Friday, January 09, 2009

Having Standing in the Court

It would seem to be a pretty basic principle that if two parties are in conflict, they have a serious disagreement about something; then a resolution of that disagreement would of necessity involve the participation of the two parties. You might have arbitration. But that means that the parties to the dispute agree to let a neutral third party evaluate the situation and then impose an agreement. The two parties agree that they will abide by the arbitrator's decisions.

Or, you could have a situation in which a third party holds compelling authority over the disputants. Tired of the bickering, the mature, objective and powerful authority lays down the law forcing the the combatants to comply with a dictated solution. No problems there, either. Fail to comply and the third party enforces the decision.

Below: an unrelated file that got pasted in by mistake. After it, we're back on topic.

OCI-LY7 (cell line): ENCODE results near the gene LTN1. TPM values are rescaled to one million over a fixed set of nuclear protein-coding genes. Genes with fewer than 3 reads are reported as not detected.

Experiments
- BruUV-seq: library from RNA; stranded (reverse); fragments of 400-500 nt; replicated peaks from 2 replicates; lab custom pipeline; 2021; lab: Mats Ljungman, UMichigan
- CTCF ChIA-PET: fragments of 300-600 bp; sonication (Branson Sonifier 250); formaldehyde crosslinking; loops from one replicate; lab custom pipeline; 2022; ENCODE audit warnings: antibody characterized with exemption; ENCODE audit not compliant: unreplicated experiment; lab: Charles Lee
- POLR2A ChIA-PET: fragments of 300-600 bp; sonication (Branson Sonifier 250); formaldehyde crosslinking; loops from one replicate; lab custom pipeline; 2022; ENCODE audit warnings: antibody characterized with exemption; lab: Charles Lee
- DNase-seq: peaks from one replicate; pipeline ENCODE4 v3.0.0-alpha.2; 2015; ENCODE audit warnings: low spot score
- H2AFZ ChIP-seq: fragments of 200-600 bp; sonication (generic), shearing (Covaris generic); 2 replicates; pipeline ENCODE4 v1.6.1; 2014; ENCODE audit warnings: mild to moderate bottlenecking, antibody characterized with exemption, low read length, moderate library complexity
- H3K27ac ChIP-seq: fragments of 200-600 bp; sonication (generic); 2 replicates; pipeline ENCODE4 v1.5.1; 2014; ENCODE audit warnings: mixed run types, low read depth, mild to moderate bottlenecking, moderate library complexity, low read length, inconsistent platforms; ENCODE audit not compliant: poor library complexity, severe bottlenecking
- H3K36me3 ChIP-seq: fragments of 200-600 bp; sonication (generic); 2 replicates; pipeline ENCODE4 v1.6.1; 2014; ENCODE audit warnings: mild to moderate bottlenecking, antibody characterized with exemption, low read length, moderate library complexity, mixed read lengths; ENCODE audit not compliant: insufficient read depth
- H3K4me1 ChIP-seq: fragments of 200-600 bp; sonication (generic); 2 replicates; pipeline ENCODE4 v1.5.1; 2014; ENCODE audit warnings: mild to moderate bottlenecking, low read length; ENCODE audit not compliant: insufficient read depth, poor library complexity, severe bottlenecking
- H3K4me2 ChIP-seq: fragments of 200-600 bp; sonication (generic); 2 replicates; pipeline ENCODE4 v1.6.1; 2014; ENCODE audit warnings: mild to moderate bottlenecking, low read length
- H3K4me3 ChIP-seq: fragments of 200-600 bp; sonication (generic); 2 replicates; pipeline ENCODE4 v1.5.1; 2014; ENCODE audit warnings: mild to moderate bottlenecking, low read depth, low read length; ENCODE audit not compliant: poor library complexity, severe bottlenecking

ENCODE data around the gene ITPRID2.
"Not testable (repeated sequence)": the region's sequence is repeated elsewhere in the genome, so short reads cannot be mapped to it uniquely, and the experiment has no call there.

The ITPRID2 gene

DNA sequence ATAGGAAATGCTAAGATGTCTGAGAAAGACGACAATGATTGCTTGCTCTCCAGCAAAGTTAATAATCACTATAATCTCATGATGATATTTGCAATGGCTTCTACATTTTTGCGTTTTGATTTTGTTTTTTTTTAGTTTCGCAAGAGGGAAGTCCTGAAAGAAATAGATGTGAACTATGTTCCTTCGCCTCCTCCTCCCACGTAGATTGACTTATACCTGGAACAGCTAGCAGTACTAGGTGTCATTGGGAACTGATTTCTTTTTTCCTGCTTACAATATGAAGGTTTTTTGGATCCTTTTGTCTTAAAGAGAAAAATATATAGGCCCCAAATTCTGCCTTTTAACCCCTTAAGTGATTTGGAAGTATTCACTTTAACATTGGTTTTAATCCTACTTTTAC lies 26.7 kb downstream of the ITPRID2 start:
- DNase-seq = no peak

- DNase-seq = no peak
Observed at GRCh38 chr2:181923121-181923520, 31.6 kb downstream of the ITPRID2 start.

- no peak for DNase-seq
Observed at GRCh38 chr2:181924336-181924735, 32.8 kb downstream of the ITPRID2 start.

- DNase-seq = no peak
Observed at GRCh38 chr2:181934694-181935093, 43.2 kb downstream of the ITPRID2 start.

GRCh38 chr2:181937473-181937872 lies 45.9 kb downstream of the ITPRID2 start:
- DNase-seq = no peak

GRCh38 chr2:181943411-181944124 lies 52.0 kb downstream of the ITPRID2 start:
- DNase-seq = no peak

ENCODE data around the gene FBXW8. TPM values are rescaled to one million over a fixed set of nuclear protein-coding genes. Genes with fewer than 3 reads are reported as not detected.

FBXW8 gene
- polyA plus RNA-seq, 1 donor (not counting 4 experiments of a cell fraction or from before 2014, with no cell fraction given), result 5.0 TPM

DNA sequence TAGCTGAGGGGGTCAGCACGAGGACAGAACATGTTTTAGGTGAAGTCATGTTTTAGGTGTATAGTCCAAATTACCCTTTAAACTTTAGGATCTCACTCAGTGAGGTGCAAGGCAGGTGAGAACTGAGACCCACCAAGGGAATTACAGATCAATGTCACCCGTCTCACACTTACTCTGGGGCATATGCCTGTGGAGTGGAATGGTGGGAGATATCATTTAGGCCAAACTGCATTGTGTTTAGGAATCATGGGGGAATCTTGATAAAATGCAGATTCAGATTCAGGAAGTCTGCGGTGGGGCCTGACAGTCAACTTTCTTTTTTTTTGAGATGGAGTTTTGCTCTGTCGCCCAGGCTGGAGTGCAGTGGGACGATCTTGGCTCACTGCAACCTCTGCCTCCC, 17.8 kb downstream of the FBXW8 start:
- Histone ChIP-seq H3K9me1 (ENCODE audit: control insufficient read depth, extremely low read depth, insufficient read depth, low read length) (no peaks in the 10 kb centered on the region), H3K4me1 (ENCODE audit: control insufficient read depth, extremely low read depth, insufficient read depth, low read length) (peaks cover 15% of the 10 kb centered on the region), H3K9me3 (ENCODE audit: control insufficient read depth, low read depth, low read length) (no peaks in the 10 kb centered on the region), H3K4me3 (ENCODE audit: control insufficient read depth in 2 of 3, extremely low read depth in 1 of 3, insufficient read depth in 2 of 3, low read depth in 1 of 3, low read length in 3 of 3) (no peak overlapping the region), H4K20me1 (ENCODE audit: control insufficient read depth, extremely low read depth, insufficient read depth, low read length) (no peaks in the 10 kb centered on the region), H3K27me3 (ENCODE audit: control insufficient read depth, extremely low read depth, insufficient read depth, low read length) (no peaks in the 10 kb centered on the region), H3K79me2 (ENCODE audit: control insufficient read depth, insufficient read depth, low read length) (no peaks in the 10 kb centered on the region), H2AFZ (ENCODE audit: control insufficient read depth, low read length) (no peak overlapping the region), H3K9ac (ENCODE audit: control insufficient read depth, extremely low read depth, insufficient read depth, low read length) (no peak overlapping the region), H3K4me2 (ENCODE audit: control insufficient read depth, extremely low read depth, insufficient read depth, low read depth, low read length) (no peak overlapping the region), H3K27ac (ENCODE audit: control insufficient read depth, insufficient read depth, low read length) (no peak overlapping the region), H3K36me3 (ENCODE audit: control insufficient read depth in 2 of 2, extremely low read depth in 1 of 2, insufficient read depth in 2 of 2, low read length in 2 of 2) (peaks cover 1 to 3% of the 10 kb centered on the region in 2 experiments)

Neither of those situations appear to exist with regard to Gaza. That's why this is so amazing:

UN Says: Make Them Obey Me

The UN, assuming some sort of mantle of pseudo-authority, votes in the Security Council to dictate a cease-fire to Israel and Hamas. Without preconditions of having accepted such authority of the toothless diplomats of Manhattan, the two contentious parties simply ignore the resolution. Surprised?

Among the fourteen members currently which voted to mandate behavior by the two parties are such as Burkina Faso (?), Libya, Vietnam, Croatia, Costa Rica and Uganda.

Wow, how could Israel resist such powerful world forces? And, where the hell is Burkina Faso?

The conclusion is that while Gaza/Hamas and Israel have "standing" in the court when it comes to reaching an agreement on their disputes, these other nations in particular and the UN in general have no valid jurisdiction. And they definitely have no enforcement authority.

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